Discovery of Miniature Ancestor to the Dinosaur Uncovers Prehistoric Insight
By: Amy Dong
On July 6, 2020, a team of researchers led by American Museum of Natural History Curator John Flynn published a study highlighting the discovery of a small ancestor of dinosaurs and pterosaurs, named the Kongonaphon kely, at a fossil site in southwestern Madagascar. This discovery may explain the origins of traits found in its descendants.
The name Kongonaphon kely means “tiny bug slayer,” with fossilized evidence pointing to a diet of insects. The reptile was estimated to be only ten centimeters tall, yet research has found Kongonaphon to originate from the Ornithodira group: the same family tree of dinosaurs and the flying pterosaurs. This discovery allows the scientific community greater insight into the earlier roots of ornithodirans, especially considering the lack of knowledge surrounding the early evolution of this family tree.
The most prominent example of these insights can be seen foremost from the differences in body sizes between these two distant relatives. “There’s a general perception of dinosaurs as being giants, but this new animal is very close to the divergence of dinosaurs and pterosaurs, and it's shockingly small,” said Christian Kammerer, a research curator in paleontology at the North Carolina Museum of Natural Sciences.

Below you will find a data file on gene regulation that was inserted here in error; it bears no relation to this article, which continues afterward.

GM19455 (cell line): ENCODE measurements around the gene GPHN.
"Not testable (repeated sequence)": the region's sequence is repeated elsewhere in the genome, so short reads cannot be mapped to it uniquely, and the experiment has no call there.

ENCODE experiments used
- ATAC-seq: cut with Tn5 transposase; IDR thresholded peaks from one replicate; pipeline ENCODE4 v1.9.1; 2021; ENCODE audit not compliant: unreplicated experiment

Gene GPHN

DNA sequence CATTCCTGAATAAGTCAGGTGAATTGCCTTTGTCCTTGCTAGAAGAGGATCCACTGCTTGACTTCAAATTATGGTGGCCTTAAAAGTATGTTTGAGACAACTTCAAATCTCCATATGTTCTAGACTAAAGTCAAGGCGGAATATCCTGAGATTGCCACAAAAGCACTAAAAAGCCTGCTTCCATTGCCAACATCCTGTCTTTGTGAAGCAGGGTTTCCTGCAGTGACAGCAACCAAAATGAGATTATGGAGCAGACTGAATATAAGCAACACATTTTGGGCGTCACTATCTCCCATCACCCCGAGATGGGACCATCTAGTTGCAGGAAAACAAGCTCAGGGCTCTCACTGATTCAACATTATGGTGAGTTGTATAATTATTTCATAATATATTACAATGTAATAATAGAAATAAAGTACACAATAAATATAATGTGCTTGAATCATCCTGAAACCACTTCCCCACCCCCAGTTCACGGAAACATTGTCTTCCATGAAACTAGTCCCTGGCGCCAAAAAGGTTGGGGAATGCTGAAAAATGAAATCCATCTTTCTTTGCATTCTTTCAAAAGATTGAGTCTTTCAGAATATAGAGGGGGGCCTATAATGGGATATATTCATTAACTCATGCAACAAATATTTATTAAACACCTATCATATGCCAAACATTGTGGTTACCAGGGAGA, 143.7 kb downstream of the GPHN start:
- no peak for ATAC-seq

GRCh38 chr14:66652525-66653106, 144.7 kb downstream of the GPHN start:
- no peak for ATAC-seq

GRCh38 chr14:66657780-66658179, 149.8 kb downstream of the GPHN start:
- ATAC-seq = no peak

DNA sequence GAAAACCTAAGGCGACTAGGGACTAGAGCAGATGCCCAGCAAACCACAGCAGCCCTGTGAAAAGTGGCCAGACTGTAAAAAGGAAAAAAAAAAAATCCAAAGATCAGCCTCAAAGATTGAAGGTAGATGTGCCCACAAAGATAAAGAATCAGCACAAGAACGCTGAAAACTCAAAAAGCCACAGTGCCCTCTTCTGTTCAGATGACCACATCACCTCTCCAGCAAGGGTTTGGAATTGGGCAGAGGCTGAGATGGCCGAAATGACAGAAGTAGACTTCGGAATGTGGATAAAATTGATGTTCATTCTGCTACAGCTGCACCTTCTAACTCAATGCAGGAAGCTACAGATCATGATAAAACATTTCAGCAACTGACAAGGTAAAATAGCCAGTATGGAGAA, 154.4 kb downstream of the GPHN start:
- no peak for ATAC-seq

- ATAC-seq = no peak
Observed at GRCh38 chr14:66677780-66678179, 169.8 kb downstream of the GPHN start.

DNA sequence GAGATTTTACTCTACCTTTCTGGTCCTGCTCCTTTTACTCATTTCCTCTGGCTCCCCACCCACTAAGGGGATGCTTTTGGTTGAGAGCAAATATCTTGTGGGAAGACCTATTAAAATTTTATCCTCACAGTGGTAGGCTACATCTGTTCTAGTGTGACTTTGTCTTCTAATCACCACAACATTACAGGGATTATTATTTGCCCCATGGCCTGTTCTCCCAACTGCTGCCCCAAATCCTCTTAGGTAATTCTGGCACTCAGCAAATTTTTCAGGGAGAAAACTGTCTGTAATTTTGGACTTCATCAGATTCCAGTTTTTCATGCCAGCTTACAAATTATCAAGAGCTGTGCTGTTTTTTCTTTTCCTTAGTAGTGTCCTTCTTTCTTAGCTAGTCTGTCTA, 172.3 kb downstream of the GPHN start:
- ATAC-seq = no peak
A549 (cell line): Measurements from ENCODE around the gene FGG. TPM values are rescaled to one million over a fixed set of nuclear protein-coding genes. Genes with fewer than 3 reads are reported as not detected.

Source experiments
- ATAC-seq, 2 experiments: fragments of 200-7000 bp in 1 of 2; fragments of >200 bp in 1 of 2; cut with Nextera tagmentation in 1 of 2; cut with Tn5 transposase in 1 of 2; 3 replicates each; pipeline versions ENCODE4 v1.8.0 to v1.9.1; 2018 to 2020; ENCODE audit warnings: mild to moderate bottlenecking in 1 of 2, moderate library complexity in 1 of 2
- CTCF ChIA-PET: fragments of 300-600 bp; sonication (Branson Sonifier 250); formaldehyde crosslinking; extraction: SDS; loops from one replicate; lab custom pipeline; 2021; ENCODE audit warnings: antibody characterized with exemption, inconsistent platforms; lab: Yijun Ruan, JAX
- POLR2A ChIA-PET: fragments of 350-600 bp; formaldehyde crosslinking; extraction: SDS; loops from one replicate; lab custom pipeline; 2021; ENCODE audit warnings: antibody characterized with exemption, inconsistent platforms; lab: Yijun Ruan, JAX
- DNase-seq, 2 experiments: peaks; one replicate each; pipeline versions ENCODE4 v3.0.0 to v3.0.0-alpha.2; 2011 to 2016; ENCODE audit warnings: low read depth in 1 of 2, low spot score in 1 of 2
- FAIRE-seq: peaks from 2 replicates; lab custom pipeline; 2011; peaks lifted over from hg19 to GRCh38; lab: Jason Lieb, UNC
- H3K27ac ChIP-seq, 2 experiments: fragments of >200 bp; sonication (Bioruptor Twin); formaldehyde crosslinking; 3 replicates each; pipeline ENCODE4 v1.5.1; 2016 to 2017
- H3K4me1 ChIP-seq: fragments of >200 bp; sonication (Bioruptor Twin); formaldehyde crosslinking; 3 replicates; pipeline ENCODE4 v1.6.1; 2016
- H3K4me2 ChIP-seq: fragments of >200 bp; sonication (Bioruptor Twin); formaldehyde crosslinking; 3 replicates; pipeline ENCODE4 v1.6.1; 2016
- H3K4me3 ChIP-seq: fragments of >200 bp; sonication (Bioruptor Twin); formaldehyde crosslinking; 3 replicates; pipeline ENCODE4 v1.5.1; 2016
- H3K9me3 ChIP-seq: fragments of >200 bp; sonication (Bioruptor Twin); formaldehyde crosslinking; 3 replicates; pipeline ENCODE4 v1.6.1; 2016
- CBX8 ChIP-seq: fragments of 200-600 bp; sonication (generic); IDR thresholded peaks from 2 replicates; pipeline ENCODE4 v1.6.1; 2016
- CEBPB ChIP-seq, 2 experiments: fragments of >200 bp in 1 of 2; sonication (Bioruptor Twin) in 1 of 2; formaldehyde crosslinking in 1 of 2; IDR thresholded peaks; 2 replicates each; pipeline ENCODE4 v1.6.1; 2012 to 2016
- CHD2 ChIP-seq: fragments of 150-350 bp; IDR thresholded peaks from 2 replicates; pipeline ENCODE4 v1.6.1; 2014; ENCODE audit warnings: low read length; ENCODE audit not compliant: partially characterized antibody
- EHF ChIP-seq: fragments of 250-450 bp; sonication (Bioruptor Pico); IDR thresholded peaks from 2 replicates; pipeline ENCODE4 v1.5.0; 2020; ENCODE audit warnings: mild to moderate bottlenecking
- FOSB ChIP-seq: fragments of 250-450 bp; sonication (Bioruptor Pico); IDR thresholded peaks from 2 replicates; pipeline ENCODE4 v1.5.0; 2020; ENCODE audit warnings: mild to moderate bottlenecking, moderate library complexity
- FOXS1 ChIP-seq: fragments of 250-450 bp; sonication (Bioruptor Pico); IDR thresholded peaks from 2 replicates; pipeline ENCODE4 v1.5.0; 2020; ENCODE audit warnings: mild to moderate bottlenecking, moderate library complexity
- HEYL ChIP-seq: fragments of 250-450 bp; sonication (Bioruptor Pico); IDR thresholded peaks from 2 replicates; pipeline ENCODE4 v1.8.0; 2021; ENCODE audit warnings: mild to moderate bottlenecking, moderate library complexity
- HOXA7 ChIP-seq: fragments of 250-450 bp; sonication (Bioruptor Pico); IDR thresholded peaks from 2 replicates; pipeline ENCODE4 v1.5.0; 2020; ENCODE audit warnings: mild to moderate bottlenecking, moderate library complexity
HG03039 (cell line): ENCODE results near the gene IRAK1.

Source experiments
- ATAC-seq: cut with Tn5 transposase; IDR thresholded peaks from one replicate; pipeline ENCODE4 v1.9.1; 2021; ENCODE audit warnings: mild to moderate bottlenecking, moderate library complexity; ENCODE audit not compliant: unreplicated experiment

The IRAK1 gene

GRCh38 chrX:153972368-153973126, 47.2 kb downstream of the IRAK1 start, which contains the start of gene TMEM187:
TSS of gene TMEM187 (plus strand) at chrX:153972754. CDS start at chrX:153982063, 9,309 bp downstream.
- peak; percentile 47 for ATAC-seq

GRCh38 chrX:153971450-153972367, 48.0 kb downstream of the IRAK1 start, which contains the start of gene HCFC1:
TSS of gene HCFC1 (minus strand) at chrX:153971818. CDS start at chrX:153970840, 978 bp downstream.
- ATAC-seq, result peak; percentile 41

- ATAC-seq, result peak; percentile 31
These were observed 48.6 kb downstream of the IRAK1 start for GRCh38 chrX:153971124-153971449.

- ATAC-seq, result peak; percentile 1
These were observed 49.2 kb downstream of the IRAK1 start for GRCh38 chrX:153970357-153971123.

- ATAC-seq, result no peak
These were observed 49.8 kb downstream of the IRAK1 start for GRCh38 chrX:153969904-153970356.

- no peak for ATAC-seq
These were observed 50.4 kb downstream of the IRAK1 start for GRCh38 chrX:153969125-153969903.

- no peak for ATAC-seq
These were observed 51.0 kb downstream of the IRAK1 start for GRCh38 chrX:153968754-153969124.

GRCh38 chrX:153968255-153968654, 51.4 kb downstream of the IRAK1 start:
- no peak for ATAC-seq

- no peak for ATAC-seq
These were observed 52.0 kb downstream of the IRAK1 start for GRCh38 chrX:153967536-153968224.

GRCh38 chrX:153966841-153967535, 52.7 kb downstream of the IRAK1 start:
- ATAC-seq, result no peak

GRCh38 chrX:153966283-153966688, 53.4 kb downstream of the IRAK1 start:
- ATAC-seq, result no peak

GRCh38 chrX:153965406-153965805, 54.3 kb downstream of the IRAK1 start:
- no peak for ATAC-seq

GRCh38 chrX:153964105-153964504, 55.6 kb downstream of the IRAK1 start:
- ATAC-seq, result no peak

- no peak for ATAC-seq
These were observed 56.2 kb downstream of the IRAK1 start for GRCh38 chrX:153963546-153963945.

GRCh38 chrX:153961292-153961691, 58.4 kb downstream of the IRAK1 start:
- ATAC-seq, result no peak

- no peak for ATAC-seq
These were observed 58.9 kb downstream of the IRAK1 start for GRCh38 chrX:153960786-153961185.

The Kongonaphan’s small stature denotes a change in body size during ornithodira evolution, strongly indicating that the earliest ornithodirans may have begun with significantly small body size. The nature of the Kongonaphan’s insect-eating diet, as suggested from an examination of its teeth, may have presented a biological advantage while scouring for resources, allowing early ornithodirans to fuel their smaller bodies without competing against the carnivorous species inhabiting the terrain. Likewise, this body size also presents evidence for the presence of a fuzzy skin covering, which is necessary for retaining the heat that their smaller bodies cannot maintain as easily. The presence of a covering has been noted on both dinosaurs and pterosaurs in the forms of filaments or feathers, and the Kongonaphan’s discovery may be able to attribute the origins of these traits.
Before the discovery of the Kongonaphan, scientific consensus believed that body size among the earliest archosaurs remained consistently large, and that smaller stature specimens were attributed as isolated outliers. As stated by project co-leader Lovasoa Ranivoharimanana, "Discoveries like this helps people in Madagascar and around the world better appreciate the exceptional record of ancient life preserved in the rocks of our country."